The next day, Trey and I arrived at Hot Tubes, after spending the whole morning disassembling the bike. Despite what people may think, neither Trey nor I are bike mechanics. However, we love those that are, in our desperate times of need. Hours were spent on Youtube that morning, as we tried to figure out the best way to remove internally routed brake cables. With no real luck or skill, we succumbed to just cutting the gold thingy attached the rear brake cable. Once at Hot Tubes, Toby gave us a behind the scenes walk through of the paint shop/carbon fiber repair center. He showed us his bike-sized oven, paint room, and he even took us into a subzero freezer to show us where he keeps the carbon fiber material which is impregnated with resin. The carbon is kept cold because it becomes quite sticky once out of the freezer.
Once the paint was removed from the rear triangle and the sanding process was complete, the resin infused carbon enveloped the cracked rear triangle. Pressure was applied to remove bubbles, and then the heat set it up nicely. A little secret sauce, some magic sorcery, and VOILÀ, it was time to paint! The whole process took a full day. However, Toby makes no promises that he will be able to fix every frame this quickly. The normal turnaround time is about a week, and the cost is between $200-$400, depending on how bad the crack is, and where it is located. The cost goes up from there when you add in paint matching and decals.
Last year, I cracked the rear triangle of my carbon Ibis Mojo, which I had replaced; you’d think I would have learned my lesson the first time. Stating that, I need an aluminum rear triangle, best sums up my takeaway on the topic of full carbon bikes. Toby sees cracked carbon frames come into his shop all the time. His opinion is that, unless money is no object or someone is being paid to ride a full carbon bike, it’s not worth it. I’m not a racer, and no one is paying me to ride a full carbon bike. Carbon is sexy and light, but in my experience, it is not crack proof. I also have a carbon Specialized DEMO 8 with a rear aluminum triangle and I’ve never had any issues with that bike. An aluminum rear triangle is the way for me to go, in the future.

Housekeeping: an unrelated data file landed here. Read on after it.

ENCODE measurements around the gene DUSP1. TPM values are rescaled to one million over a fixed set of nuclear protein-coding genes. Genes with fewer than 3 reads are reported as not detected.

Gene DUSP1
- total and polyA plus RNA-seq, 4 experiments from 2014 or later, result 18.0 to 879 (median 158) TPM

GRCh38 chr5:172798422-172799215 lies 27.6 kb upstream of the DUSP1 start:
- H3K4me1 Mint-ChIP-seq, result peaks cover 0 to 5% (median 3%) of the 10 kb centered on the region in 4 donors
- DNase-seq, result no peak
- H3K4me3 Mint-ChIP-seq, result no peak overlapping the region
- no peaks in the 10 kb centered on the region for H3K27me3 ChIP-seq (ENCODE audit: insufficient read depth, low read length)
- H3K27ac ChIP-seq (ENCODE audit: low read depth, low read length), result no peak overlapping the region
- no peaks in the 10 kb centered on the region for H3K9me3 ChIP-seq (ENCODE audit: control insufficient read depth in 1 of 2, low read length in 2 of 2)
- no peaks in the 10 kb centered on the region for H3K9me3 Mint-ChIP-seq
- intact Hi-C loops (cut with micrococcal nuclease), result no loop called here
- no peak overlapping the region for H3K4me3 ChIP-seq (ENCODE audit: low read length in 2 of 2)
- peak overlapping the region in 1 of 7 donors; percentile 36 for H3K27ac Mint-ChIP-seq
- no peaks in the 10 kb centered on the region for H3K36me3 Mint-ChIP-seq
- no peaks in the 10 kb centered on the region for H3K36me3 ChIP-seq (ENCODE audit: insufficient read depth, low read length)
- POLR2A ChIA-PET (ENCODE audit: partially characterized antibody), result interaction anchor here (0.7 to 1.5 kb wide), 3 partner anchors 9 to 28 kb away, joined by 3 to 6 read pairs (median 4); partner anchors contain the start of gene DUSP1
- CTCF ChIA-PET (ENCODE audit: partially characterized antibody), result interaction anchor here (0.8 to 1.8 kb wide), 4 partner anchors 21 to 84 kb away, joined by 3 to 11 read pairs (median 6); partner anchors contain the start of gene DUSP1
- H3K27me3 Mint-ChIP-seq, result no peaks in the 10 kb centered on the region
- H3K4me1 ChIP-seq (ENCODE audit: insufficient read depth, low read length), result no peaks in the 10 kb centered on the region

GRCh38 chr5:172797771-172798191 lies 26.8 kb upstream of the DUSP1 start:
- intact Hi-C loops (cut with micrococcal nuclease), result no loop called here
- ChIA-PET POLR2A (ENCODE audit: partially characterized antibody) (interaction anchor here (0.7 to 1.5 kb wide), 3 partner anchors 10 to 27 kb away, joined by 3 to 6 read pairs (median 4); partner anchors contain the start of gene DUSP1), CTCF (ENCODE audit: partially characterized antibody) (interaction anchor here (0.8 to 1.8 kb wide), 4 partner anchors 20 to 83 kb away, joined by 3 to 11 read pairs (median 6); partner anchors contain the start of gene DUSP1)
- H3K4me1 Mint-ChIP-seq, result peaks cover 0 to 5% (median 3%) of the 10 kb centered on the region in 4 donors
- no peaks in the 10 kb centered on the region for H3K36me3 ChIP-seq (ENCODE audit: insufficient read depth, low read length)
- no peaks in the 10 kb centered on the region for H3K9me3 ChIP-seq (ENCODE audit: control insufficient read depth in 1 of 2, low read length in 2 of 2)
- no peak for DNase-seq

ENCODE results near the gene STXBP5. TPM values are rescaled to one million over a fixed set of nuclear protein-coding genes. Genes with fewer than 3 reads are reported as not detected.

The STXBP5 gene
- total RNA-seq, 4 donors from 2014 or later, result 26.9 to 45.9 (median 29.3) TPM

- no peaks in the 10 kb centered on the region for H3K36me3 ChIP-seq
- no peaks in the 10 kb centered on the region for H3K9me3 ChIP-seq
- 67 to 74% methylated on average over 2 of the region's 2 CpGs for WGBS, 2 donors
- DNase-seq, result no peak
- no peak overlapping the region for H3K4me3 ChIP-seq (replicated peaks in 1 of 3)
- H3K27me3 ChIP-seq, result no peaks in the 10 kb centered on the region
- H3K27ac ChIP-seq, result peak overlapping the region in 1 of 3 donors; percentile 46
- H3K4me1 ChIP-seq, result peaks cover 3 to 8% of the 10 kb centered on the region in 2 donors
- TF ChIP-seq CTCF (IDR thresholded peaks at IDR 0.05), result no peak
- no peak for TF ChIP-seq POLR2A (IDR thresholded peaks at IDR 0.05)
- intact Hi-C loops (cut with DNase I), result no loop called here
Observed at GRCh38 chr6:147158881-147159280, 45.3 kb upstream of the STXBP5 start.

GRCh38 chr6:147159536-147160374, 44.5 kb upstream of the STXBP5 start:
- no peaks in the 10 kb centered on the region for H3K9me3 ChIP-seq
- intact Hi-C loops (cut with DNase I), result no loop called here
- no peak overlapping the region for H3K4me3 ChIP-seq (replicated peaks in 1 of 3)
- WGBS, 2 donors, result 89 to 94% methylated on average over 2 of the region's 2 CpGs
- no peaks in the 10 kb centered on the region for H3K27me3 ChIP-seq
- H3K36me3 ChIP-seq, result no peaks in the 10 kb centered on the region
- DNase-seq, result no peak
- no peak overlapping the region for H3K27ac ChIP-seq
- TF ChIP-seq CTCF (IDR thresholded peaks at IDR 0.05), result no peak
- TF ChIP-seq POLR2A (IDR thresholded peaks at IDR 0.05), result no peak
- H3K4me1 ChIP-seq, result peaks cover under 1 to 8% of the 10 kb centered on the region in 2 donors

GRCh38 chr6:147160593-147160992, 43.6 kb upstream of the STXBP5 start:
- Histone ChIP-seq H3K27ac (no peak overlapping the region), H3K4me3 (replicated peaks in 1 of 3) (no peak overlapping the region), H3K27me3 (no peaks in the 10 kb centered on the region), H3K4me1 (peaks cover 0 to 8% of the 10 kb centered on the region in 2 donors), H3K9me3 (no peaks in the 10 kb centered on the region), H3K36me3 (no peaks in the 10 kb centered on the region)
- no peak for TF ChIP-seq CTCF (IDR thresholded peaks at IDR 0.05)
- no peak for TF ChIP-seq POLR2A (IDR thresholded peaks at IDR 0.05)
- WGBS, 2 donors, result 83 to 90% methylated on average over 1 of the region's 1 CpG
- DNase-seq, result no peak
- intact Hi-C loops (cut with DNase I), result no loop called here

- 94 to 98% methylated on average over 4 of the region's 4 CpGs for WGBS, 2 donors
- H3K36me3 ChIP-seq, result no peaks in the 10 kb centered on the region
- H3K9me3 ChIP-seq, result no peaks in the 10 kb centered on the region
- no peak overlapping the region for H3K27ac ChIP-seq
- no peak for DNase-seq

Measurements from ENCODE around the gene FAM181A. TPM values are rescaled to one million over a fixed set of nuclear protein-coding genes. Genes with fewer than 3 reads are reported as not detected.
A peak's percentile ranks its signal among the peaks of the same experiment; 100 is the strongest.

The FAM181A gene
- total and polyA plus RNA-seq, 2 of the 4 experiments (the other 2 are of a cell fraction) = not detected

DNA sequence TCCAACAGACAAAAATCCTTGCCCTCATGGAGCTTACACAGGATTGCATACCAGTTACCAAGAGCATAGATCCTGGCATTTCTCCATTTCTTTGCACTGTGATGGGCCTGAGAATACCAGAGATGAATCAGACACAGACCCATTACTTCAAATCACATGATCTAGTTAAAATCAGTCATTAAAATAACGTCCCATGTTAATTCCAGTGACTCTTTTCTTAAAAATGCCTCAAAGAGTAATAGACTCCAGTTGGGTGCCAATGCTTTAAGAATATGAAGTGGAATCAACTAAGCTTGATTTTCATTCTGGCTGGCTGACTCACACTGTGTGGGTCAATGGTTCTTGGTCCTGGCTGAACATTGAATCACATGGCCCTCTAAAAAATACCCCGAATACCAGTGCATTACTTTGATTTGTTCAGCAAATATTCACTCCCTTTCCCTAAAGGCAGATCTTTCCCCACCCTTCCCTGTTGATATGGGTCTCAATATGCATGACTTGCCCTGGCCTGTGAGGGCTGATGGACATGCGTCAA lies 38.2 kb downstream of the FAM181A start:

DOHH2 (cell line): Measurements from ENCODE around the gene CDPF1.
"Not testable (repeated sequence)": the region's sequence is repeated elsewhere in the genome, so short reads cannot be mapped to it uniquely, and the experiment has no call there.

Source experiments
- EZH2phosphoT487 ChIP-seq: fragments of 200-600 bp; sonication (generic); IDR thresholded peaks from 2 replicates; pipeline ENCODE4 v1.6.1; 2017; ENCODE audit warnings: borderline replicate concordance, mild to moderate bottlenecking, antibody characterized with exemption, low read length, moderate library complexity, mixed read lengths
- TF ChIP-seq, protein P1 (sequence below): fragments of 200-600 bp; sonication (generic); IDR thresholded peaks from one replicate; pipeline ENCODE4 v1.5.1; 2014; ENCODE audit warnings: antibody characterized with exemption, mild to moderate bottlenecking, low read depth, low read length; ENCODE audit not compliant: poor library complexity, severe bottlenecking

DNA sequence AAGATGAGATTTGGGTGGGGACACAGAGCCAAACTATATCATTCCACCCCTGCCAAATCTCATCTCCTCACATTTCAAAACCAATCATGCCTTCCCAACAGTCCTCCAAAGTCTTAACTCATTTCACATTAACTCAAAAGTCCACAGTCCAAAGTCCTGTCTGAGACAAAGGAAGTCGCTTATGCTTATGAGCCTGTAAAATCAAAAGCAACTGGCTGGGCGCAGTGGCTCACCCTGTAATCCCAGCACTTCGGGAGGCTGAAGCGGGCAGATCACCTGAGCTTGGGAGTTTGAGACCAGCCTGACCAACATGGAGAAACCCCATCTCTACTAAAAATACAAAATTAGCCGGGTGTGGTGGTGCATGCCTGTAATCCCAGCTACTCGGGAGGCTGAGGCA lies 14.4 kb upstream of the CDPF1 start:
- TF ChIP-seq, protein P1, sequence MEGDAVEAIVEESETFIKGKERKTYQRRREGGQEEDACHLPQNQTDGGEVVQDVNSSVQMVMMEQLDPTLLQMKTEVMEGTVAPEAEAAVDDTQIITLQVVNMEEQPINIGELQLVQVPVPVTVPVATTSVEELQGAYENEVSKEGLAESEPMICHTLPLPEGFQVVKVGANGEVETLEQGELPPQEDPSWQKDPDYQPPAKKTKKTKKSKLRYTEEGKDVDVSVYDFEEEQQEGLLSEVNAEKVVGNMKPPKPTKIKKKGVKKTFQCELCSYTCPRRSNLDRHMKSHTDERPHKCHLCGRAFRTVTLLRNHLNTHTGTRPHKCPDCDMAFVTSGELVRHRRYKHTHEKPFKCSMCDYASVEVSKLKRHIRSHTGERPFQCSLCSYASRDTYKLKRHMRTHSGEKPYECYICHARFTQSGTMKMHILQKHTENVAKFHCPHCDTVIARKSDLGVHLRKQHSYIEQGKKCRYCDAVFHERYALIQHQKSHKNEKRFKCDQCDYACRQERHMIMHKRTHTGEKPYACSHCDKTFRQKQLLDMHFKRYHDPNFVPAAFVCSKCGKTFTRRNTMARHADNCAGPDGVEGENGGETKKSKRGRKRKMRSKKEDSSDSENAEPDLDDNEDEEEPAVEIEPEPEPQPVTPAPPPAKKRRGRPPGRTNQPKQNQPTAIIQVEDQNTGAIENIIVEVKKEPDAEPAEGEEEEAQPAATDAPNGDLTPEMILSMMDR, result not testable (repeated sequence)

In all, my experience at Hot Tubes and with Toby was outstanding! His service and understanding was above and beyond anything I could have asked for. I am beyond grateful. I don’t want to think about my bike breaking again, but I would not hesitate shipping my bike to him for repairs again in the future. I’ve put a couple hundred miles on my switchblade since that repair. Nothing feels any different; everything rides the same, and looks the same except for some added silicon wrapping on the chainstays, thanks to ESIgrips. I’m sure that I’ve stirred the pot enough, considering the Facebook blowup that happened after my initial posting... so I’ll leave it at that for now.